The reason: ‘description’ is a property of NSObject. Not fully synthesizing it results in an exception.

    Replace -(void)locationManager:… with this:
    – (void)locationManager:(CLLocationManager *)manager didChangeAuthorizationStatus:(CLAuthorizationStatus)status
    if (status == kCLAuthorizationStatusAuthorized) {
    NSLog(@”a location services request has been made”);
    [[NSNotificationCenter defaultCenter] postNotificationName:@”kCLAuthorizationStatusAuthorized” object:self];
    NSLog(@”Unauthorized attempt to use location services.”);
    UIAlertView *alert = [[UIAlertView alloc] initWithTitle:@”Access to Location Services Denied”
    message:@”To re-enable, please go to Settings and turn on Location Service for this app.”
    [alert show];


    This provides a hint to the user as to why they’re staring at a blank screen. If you’re running this on the simulator, go Home, then Settings, then Privacy, Location, BrowserMeetup and select ‘Always.’ Check that Location Services is also enabled.

    You’ll have to enable Location Services access each time you build.

  • Nick Enchev

    Couldn’t you just show us how to serialize/deserialize JSON? Why create an entire app with a bunch of other important concepts that are completely unrelated to your post?

  • Nitin


    Author Reply

    How to use oauth for any services in ios ?

  • Nitin Nikam

    wo ho… nice tut

  • Steven Tan

    Steven TanSteven Tan

    Author Reply

    can you do this tutorial with swift language ?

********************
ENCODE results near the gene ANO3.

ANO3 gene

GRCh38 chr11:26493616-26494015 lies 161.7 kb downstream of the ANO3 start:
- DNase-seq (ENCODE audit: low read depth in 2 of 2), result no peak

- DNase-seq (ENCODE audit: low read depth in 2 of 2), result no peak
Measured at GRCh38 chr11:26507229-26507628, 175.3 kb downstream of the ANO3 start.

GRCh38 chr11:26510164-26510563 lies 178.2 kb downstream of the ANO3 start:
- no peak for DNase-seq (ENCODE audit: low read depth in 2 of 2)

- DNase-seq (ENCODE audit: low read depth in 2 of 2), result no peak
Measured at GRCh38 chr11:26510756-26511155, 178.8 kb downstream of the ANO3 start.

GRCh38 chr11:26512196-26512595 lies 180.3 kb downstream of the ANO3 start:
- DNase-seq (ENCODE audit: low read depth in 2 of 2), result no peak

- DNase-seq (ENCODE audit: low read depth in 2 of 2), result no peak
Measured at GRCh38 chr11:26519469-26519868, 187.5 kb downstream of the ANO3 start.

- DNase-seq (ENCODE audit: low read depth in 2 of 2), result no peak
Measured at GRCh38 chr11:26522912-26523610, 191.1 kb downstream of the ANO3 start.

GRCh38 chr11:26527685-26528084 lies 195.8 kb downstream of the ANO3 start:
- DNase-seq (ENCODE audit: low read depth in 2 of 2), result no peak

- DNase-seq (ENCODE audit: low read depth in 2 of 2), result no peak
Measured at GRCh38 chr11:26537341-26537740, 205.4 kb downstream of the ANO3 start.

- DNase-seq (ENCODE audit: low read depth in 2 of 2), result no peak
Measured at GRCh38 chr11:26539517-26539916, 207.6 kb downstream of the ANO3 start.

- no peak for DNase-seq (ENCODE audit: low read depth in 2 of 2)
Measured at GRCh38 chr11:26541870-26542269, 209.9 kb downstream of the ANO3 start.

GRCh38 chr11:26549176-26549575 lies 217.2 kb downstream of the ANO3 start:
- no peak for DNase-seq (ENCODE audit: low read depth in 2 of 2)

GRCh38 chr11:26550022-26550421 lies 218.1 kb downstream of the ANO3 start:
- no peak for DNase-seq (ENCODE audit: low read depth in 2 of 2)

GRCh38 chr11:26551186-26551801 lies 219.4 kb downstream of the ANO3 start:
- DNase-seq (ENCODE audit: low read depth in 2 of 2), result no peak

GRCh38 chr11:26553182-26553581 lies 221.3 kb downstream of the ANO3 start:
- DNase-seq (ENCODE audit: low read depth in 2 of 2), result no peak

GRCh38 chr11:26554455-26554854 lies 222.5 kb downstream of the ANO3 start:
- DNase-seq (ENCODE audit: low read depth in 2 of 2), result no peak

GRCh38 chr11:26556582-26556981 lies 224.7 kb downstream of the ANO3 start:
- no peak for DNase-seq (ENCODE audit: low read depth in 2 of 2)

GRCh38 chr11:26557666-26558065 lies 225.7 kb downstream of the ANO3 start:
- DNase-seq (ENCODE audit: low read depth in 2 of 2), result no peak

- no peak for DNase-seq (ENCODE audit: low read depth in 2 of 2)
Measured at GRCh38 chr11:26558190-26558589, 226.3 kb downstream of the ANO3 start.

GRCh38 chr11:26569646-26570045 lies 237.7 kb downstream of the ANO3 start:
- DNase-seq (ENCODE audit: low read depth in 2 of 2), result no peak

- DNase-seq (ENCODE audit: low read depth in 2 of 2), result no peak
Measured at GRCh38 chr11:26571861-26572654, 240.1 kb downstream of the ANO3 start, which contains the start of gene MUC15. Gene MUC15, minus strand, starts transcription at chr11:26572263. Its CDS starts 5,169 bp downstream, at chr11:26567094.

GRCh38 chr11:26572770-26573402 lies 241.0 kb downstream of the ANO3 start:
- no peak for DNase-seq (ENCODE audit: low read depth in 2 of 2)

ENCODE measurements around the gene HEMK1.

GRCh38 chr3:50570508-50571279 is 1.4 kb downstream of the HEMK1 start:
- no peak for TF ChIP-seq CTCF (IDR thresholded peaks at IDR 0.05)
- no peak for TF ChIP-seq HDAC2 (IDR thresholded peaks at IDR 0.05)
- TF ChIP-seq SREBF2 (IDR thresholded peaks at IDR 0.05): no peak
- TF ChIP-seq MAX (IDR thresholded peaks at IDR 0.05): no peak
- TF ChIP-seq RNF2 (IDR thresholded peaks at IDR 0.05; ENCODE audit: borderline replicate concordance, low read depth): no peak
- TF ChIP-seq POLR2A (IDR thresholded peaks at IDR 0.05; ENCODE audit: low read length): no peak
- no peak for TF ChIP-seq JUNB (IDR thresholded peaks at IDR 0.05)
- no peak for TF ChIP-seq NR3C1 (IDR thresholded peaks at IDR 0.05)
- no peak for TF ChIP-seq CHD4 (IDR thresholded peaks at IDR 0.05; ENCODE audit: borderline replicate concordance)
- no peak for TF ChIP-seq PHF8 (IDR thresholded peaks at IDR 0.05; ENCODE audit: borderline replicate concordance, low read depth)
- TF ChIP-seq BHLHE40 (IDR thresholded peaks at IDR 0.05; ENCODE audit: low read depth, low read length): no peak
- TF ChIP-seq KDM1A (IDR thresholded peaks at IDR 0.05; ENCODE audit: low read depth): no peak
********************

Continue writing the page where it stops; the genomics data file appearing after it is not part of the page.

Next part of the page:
• Sasi Kumar

    Sasi KumarSasi Kumar

    Author Reply

    -(void)JSON_GET_CONNECTION1:(NSString *)URL


    NSURLRequest *request = [[NSURLRequest alloc] initWithURL:[NSURL URLWithString:URL]];

    NSData *theData = [NSURLConnection sendSynchronousRequest:request



    dataDictionary = [NSJSONSerialization JSONObjectWithData:theData




    NSLog(@”CityName %@”,[[dataDictionary objectForKey:@”doctor_data”] valueForKey :@”cit_name”]);


  • TheUnreal


    Author Reply

    The app shows an empty table, even after downloaded the full souorce |:

  • Random Act Of Code

    How to get this to run since iOS 8 – it looks long to show the various problems, where to find them and how to solve them, but really there are MINOR changes to the base code:

    1. Download the project

    2. Run BrowseMeetup.xcodeproj

    3. Warning: “BrowseMeeting” is a project downloaded from the internet. Are you sure you want to open it? Open.

    4. 27 Warnings exist at this point. Go to the Warnings and select the first one – Validate Project Settings – Update to recommended settings – then Perform Changes/Continue.